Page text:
Should OTT content in India have a censor board to strap creative freedom just like films? – PINKVILLA

The recent ban on talk show host John Oliver's video criticising the government's CAA move is a glaring example of how censorship on OTT is not the best idea.

The government reignited the conversation of censorship on web-streaming platforms earlier this month when Information and Broadcasting (I&B) Minister Prakash Javadekar met representatives of Netflix, Amazon, Hotstar, Voot, Zee5, ALTBalaji and SonyLIV, among others. Citing an example of OTT censorship in China, where a set of rules govern online platforms, Javadekar related his experience of watching online content with his family at home and thus asked these web streaming giants to regulate their content for the Indian audiences. He also gave these OTT companies to come to agreeable mutual terms and set up a body and put in motion a code of conduct in the next 100 days.

While Javadekar's OTT-watching experience with his family hints at regulating content due to Indian culture and making it 'safe', the big question that looms over, is do we need to censorship on web-streaming platforms when already content on television and in cinema halls is censored rigorously?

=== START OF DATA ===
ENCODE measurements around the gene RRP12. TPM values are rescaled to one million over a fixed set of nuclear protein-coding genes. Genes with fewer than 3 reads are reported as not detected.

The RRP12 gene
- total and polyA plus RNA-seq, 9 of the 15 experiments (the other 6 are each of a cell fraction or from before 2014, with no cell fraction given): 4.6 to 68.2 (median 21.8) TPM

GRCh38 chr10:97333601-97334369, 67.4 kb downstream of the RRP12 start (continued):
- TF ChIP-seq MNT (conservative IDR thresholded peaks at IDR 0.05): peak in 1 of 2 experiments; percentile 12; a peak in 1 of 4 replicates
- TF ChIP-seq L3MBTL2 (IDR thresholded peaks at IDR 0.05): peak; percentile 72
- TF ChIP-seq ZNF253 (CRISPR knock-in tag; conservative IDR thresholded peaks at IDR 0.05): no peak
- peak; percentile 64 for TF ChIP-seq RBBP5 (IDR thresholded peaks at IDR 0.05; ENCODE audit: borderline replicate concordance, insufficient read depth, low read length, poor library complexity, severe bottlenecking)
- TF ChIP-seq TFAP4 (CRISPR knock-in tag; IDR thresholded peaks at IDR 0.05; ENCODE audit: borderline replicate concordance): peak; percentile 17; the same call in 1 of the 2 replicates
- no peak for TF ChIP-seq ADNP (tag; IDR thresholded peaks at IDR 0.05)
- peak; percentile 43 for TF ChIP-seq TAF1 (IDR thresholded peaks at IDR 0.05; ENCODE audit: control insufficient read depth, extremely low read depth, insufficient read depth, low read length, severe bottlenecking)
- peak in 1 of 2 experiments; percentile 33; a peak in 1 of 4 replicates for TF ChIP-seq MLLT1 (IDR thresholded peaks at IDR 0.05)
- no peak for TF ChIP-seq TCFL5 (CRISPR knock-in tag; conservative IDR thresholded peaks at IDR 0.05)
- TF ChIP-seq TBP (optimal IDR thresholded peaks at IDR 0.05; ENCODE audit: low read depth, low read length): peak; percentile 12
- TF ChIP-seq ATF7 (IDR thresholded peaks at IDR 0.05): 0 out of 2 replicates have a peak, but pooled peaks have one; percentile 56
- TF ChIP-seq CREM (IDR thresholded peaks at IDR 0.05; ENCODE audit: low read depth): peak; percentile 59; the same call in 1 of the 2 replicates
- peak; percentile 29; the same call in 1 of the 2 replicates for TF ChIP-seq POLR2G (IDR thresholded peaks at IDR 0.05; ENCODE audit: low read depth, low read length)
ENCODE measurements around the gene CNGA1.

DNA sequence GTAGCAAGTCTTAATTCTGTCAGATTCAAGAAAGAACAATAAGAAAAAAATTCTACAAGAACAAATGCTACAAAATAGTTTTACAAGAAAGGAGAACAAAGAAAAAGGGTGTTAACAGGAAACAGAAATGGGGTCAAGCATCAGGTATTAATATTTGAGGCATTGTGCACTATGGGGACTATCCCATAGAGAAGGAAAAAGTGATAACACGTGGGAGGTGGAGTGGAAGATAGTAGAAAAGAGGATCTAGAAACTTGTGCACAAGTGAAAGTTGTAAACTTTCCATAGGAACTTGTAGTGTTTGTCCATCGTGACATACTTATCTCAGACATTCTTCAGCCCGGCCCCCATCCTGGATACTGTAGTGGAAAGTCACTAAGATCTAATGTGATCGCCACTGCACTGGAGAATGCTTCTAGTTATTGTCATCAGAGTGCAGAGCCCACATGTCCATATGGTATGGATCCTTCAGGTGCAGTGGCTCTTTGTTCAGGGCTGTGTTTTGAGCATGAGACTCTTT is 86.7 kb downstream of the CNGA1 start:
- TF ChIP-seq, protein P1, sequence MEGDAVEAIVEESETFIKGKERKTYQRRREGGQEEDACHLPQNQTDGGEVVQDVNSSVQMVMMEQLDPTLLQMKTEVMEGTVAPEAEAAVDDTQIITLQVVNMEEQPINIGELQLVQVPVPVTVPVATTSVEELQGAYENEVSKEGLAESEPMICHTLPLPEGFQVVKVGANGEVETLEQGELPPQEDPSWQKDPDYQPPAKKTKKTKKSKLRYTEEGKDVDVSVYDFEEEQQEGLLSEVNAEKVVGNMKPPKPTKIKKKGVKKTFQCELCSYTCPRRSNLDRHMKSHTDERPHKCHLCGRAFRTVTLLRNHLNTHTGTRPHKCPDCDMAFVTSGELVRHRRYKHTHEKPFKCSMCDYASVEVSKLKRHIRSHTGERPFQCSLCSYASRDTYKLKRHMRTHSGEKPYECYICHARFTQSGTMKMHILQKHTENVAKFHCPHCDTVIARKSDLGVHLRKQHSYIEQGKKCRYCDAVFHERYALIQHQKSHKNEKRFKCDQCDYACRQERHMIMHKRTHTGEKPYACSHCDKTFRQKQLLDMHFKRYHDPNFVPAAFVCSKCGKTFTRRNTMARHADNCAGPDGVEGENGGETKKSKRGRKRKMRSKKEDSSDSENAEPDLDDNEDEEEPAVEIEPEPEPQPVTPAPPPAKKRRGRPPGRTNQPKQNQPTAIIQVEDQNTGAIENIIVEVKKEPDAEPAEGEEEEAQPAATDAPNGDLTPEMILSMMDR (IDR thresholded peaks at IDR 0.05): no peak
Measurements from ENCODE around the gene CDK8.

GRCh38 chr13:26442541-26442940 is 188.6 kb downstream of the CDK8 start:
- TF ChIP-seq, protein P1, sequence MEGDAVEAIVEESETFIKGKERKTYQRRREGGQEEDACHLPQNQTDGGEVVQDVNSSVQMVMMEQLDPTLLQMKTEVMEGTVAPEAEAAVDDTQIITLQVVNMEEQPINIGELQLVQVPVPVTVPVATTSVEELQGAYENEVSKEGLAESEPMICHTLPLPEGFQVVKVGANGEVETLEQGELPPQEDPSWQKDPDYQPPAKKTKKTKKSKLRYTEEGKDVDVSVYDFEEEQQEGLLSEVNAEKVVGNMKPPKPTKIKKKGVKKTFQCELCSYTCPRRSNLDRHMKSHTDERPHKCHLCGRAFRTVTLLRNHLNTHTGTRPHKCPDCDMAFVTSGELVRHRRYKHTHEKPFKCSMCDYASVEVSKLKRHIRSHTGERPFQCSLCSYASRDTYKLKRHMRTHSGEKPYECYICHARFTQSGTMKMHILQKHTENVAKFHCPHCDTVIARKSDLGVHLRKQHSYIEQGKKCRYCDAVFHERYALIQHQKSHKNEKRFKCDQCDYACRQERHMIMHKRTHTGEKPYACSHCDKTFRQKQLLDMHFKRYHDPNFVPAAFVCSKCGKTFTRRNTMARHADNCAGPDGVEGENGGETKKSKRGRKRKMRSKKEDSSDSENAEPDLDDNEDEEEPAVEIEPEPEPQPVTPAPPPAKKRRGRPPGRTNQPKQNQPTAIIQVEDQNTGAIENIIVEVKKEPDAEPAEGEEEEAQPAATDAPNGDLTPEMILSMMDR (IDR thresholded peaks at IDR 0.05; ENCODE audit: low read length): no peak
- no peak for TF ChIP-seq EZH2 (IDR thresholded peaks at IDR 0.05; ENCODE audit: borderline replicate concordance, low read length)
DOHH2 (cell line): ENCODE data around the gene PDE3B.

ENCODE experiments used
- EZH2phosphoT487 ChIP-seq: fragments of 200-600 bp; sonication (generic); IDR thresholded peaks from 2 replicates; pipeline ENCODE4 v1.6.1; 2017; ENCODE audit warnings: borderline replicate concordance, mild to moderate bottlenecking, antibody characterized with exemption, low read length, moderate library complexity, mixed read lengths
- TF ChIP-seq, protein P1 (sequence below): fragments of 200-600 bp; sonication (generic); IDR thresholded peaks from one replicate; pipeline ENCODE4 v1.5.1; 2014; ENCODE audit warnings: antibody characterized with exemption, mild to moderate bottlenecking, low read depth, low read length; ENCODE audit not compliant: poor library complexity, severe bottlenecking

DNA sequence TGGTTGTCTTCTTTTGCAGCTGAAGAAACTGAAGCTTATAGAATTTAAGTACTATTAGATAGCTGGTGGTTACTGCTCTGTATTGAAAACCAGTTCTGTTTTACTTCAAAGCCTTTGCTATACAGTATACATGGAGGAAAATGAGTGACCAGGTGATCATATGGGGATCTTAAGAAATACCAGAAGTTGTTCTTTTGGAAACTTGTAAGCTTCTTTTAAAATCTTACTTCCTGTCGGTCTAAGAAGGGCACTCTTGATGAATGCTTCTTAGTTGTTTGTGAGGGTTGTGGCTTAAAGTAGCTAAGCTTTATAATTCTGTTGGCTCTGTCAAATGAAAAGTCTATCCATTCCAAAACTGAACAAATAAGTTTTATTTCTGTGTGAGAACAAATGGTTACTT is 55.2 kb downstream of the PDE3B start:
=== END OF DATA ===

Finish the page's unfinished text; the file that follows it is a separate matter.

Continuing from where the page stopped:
The fact that a minister has cited China as an example -- a country where basic websites are banned for political reasons, it is worrisome. The recent ban on talk show host John Oliver's video criticising the government's CAA move is a glaring example of how censorship on OTT is not the best idea.

Indian filmmakers have had issues with the CBFC since ages. The most explosive example in recent times was for 2016's Udta Punjab -- a film on the serious drug issue in the state. Bizarre demands of the CBFC like removing the name of the state and swear words, led to a debate like no other. In the end, the filmmakers prevailed and the Bombay High Court allowed for the film's release with just one cut from 89.

When it comes to OTT, the audience largely changes. However, in recent times, OTT is turning out to be the money maker with series like Sacred Games, Made In Heaven and Mirzapur changing the game. From teens to the young to the middle-aged, there is something for everyone on web platforms. But does that mean we need to put the content under strict regulation and mute swear words?

Kiara Advani, who recently starred in Netflix's Guilty, rightly told Bollywood Life in an interview, "I feel if people want to watch something, they will find a way to watch it. So rather than allowing someone to take a route which we do not want, why not keep it simple and do the rating system. Everyones responsible when they are making something. Web allows you to keep it real and not be restrictive like films which release in theatres."

We have not even started the debate on OTT censorship and Oliver's episode was already banned. Do you think web platforms need to put their foot down or regulate self censorship?

Let us know in the comments section below.

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Should OTT content in India have a censor board to strap creative freedom just like films? - PINKVILLA

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